Today's items include an interesting op-ed from the Telegraph showing how Gaza is doing:
The first sign of just how dodgy security has become came when Said Ghazali, The Daily Telegraph's local man in Jerusalem, and I arrived at the Palestinian side of the crossing to learn that our regular driver - stocky, dependable Ashraf - would not be there to meet us.More heartening news from the World Bank:
He had a reasonable excuse. He has the bad luck to belong to the Masri clan, who are currently engaged in a blood feud with their rivals, the Kafarnehs. The toll so far is five dead and 70-odd wounded. Yesterday a Kafarneh was injured in a shooting attack and Ashraf thought it prudent to leave his cab in the garage.
We found another driver and set off for Rafah, the scene of an extraordinary outbreak of anarchy last week. A mob killed two Egyptian border guards and bulldozed concrete walls in a successful attempt to force the authorities to release a man suspected of kidnapping the British aid worker Kate Burton and her parents.
On the way, we passed through the town of Khan Younis. The main road was blocked by what I took at first to be an election rally.
Wrong. The Masri boys were at it again, this time wading into the Tahas, their sworn enemies in the southern end of the Strip.
The action in the main street was confined to fists and boots, but, as we turned into a parallel street to detour round the mob, we ran into a gun battle, with the rivals trading Kalashnikov fire from opposing blocks of flats. The cars in front of us sped up a bit, but 50 yards from the shooting, life was going on as normal.
Most Gazans grew up with gunfire. Before, it was only the Israelis they had to worry about. Now they are shooting each other. The security forces are no help. Their rivalries are the cause of much of the bloodshed.
At the end of a day like yesterday, I would normally retire to the UN Beach Club, a low-rise concrete joint whose seediness is more than compensated for by its views of the Mediterranean. And, of course, the fact that it is the only place in Gaza where you can get a drink.
Yesterday the Beach Club was still there. But the bar wasn't. Unknown saboteurs arrived at dawn a few days ago, tied up the guards and planted a bomb that reduced the interior to matchwood.
The way things are going in Gaza, it seems unlikely that the dear old Beach Club will be re-opening its doors any time soon.
The PA is on the verge of functional bankruptcy. The failure to make the salary payment in full and on time will affect hundreds of thousands of people who feed at its table, and the tens of thousands of suppliers and merchants who earn their living from its employees. They will join the masses of unemployed. According to the World Bank, the unemployment rate in the territories exceeds 20 percent, with a rate of about 30 percent in the Gaza Strip, over 40 percent in the southern part of Gaza and among young people (ages 16-25) in southern Gaza, the favorite source of cannon fodder for Islamic Jihad, unemployment reaches the alarming rate of 70 percent. The bankruptcy of the PA following the elections, Roberts warns, could generate a shock of unimaginable dimensions.And even the PA's friends are getting a bit upset:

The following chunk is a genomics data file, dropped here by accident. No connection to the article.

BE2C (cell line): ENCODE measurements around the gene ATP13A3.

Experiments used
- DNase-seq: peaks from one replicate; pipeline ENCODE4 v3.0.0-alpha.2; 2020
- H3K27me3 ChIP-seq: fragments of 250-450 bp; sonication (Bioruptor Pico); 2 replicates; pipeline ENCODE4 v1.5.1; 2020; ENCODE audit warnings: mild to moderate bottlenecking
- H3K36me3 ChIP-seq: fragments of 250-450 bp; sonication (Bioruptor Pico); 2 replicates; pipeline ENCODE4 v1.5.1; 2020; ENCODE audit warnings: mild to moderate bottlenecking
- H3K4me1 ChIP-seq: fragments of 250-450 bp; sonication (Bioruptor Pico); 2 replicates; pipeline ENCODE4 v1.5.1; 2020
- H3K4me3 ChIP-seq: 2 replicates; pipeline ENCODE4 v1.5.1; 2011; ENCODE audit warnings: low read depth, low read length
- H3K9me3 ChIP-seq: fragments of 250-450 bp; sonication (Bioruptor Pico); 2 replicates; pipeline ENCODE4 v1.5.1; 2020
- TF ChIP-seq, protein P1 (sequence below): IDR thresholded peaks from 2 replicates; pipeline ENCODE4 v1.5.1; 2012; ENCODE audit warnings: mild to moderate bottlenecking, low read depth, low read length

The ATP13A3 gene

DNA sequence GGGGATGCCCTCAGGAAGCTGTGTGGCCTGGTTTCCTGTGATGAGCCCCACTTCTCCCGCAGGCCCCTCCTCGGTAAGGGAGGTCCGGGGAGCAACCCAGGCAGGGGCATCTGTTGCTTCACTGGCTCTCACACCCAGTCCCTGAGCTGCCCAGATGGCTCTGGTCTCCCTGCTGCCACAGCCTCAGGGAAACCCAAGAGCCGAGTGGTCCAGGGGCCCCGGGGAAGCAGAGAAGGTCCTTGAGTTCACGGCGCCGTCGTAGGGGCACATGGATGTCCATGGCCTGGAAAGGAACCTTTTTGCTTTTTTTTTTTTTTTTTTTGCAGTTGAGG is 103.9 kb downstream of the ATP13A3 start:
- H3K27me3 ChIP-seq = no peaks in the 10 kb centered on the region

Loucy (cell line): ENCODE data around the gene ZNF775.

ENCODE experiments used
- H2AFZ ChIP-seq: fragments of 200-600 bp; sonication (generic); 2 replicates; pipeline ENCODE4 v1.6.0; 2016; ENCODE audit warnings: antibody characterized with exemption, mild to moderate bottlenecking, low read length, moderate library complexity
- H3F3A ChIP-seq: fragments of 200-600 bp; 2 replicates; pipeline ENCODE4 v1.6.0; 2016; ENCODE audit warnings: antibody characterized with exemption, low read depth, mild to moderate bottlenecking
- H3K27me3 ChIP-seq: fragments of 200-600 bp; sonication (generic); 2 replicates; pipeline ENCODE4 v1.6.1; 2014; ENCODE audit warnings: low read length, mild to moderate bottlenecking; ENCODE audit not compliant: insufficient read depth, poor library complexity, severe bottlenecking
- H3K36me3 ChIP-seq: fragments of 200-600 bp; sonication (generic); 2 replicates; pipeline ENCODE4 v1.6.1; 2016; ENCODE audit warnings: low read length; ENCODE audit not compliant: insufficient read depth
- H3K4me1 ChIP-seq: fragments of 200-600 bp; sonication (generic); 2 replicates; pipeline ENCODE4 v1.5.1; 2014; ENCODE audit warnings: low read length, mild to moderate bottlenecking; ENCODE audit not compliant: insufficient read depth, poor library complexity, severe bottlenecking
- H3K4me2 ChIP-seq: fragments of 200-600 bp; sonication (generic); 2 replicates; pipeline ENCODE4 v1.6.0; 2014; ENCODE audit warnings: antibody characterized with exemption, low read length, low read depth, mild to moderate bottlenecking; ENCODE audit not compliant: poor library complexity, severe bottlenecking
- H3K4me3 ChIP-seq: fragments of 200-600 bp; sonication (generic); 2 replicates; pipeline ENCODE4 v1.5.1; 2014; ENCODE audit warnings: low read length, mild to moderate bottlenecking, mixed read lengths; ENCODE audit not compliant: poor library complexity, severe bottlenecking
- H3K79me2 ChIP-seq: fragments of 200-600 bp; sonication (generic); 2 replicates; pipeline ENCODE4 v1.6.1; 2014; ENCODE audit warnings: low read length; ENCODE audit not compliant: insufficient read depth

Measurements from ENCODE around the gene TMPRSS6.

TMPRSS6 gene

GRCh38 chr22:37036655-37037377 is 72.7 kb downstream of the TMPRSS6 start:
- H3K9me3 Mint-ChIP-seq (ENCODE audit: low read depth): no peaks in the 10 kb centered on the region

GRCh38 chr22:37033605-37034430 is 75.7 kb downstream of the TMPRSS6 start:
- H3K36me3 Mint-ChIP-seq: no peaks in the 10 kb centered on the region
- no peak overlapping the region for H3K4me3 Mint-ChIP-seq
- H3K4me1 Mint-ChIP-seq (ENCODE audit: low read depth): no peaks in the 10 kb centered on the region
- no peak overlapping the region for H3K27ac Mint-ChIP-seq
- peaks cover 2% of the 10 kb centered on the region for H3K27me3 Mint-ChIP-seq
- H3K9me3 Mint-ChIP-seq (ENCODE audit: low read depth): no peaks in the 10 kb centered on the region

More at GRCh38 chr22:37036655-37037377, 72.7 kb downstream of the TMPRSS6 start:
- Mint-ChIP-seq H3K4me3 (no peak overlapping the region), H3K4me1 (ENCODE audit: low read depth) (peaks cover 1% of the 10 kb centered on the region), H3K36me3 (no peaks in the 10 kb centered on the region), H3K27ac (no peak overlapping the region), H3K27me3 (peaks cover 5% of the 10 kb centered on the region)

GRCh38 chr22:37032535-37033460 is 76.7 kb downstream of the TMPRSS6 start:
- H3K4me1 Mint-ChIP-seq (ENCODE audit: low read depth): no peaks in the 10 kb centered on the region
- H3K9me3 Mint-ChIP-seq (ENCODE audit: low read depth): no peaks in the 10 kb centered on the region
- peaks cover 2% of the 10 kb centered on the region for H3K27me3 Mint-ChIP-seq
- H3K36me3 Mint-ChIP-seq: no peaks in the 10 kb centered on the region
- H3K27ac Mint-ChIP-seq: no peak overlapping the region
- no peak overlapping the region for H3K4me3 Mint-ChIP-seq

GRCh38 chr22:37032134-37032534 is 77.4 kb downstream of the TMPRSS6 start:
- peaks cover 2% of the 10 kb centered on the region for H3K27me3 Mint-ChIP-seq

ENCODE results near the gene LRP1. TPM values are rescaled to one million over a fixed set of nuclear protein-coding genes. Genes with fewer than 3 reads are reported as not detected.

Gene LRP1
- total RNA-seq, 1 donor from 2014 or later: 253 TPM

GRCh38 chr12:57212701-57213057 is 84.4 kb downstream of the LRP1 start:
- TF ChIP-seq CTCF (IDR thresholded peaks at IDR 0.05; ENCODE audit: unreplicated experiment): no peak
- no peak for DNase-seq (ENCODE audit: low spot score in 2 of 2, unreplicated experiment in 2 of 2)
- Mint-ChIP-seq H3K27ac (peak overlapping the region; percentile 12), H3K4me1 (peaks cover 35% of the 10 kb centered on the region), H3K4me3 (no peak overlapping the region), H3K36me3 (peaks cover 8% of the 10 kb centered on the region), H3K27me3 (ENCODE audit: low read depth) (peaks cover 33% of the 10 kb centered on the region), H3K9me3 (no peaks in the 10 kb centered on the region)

"The Palestinian government needs the continued assistance of the international community," Roberts declares, "and to secure that, it must begin to assume its responsibilities." Raising salaries at a time when resources are unavailable for this, he notes, is precisely the opposite of demonstrating responsibility and reliability. The direct consequence of this move was a decision by the Bank, supported by the European Commission, to freeze $60 million for funding the PA's operating budget. According to Roberts, this far-reaching step was taken because the Palestinians did not fulfill their commitments on budget control. Were the donors not to hold the PA responsible, they would lose the confidence of their taxpayers that enough control can be exercised to prevent the money from being used to finance acts of terror.
Roberts notes that the amount of assistance the Palestinians are getting - $5 billion in five years, or $300 per capita annually - is the highest granted to any entity since World War II. "To maintain the deep involvement of the donors, and their diplomatic attention, as well as the desire of the private sector to invest additional money, the PA must improve its performance," Roberts states. Unfortunately, he continues, Yasser Arafat's departure has not brought about a dramatic change for the better - in fact this last year has witnessed serious deterioration in internal law and order and budget management.
Egypt threatened to withdraw its support for the Palestinian Authority if the PA did not act to control the rampant anarchy in the Gaza Strip, according to a report in the London Arab newspaper Al Quds.The countdown to the Islamic Republic of Hamastan is well underway.
The report claimed that following the incident at the Rafah border crossing in which two Egyptian soldiers were killed, Egyptian authorities delivered the threat to PA Chairman Mahmoud Abbas as part of a specially delivered message.
Egypt also threatened to withdraw its support for the peace process if the PA did not take the proper steps to restore order to Gaza.